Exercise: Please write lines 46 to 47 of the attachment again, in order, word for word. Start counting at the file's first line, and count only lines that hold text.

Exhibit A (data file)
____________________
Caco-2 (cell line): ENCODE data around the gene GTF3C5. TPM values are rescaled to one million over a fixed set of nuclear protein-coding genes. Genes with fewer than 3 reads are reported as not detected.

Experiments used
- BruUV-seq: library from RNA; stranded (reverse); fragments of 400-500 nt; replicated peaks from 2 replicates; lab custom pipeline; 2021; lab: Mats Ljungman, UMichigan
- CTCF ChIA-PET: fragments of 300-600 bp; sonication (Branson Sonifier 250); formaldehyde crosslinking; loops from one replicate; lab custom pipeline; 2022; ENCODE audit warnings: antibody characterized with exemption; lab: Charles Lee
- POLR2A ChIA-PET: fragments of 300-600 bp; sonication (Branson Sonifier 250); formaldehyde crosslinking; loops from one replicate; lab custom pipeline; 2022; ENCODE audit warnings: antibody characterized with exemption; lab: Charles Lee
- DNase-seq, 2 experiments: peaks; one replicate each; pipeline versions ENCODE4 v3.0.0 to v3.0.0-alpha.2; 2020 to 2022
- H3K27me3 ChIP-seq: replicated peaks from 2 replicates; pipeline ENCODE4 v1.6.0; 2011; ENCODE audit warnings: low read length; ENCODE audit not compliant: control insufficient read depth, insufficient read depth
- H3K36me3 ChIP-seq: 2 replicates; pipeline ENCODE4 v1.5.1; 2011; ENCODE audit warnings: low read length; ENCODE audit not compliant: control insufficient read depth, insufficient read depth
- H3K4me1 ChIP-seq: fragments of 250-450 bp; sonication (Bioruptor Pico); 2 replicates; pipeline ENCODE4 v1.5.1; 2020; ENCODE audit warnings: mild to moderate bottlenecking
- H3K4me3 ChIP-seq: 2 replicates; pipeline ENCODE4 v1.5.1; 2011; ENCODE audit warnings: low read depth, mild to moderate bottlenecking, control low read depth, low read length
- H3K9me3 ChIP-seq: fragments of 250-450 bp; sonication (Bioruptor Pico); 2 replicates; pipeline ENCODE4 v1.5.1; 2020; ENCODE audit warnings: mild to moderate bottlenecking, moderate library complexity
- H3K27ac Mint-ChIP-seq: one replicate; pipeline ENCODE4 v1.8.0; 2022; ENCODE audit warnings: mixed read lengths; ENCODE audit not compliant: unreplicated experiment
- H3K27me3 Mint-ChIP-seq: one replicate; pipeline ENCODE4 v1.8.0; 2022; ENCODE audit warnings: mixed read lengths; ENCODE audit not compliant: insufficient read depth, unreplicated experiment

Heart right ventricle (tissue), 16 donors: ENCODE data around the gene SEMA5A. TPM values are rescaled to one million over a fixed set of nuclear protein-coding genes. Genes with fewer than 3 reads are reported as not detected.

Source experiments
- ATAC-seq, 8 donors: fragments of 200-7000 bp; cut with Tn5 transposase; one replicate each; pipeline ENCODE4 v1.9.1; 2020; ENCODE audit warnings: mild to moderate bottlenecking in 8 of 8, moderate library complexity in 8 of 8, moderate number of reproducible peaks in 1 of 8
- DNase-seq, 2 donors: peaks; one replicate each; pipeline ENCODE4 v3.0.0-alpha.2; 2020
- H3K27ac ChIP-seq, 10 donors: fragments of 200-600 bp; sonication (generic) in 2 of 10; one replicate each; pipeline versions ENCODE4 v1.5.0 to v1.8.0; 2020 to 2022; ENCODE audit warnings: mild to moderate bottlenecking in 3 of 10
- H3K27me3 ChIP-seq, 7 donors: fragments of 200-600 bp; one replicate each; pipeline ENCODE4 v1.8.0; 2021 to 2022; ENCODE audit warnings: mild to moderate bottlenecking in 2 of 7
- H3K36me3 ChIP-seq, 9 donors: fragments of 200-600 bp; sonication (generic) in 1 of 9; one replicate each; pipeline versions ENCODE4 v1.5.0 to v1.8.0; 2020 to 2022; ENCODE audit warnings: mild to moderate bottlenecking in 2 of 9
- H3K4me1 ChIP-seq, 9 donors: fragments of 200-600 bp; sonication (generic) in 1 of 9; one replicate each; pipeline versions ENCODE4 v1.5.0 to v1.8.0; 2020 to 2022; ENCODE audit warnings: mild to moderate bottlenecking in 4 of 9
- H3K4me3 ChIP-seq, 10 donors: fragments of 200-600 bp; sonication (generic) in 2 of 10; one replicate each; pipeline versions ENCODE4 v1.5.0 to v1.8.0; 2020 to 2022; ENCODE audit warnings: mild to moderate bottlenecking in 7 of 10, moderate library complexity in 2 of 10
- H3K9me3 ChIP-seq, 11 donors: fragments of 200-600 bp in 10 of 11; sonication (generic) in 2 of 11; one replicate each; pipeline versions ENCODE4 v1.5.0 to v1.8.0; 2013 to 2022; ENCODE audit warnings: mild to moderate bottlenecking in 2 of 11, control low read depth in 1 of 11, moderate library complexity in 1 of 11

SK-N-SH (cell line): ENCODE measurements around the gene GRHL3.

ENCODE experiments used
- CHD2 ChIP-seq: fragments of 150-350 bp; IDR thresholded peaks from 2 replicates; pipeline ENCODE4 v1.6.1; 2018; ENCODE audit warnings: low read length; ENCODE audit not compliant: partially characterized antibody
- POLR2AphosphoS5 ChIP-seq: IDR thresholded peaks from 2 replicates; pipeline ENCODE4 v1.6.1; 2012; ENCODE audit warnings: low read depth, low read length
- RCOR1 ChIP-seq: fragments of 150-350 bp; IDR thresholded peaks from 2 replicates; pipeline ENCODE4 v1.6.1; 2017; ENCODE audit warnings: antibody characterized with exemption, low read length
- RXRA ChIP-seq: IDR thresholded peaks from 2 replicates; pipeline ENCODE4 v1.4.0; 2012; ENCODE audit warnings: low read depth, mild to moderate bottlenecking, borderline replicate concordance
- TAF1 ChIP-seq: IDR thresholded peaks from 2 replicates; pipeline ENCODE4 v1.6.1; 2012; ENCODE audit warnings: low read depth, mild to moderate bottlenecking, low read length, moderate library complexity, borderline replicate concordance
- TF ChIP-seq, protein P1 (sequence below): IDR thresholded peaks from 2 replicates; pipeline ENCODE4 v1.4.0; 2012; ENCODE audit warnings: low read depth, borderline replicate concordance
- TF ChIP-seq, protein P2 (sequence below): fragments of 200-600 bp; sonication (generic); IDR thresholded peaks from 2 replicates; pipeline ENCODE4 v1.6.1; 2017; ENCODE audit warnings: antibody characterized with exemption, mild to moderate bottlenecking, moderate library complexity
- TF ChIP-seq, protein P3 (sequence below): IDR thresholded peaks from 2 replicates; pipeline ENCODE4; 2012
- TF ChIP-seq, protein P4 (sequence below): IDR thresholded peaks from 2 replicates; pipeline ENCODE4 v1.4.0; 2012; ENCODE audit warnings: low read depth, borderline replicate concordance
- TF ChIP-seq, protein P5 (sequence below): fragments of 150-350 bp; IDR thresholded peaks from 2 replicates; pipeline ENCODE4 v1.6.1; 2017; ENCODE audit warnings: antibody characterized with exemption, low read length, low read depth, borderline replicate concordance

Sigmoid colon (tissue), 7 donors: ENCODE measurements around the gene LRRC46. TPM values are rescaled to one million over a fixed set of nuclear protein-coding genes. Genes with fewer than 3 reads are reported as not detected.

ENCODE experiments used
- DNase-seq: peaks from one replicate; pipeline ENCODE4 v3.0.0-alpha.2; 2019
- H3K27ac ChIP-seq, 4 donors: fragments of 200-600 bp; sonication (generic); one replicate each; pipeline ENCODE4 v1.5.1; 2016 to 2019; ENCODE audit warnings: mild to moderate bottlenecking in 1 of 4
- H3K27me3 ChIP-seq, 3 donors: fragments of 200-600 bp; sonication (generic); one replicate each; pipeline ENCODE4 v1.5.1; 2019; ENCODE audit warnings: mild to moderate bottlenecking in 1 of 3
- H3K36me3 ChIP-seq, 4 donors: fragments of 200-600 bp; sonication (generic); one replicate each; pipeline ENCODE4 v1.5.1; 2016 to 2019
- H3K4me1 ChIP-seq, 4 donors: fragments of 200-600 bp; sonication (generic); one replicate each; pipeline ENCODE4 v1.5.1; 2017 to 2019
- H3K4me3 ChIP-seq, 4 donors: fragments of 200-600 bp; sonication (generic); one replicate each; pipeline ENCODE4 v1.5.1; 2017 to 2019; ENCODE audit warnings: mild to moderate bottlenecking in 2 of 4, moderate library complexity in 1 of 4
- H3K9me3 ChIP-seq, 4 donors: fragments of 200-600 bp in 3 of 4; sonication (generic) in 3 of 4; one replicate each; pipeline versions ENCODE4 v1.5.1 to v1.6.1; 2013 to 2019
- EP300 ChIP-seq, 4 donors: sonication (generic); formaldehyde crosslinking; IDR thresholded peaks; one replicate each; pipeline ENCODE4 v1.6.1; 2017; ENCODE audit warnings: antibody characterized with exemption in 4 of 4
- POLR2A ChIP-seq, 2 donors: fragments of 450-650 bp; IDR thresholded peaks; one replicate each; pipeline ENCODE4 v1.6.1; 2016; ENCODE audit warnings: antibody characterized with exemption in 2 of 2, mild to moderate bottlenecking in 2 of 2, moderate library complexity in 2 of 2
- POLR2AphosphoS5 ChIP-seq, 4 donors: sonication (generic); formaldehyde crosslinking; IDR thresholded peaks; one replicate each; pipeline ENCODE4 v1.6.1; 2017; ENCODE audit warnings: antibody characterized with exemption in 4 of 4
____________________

- POLR2A ChIP-seq, 2 donors: fragments of 450-650 bp; IDR thresholded peaks; one replicate each; pipeline ENCODE4 v1.6.1; 2016; ENCODE audit warnings: antibody characterized with exemption in 2 of 2, mild to moderate bottlenecking in 2 of 2, moderate library complexity in 2 of 2
- POLR2AphosphoS5 ChIP-seq, 4 donors: sonication (generic); formaldehyde crosslinking; IDR thresholded peaks; one replicate each; pipeline ENCODE4 v1.6.1; 2017; ENCODE audit warnings: antibody characterized with exemption in 4 of 4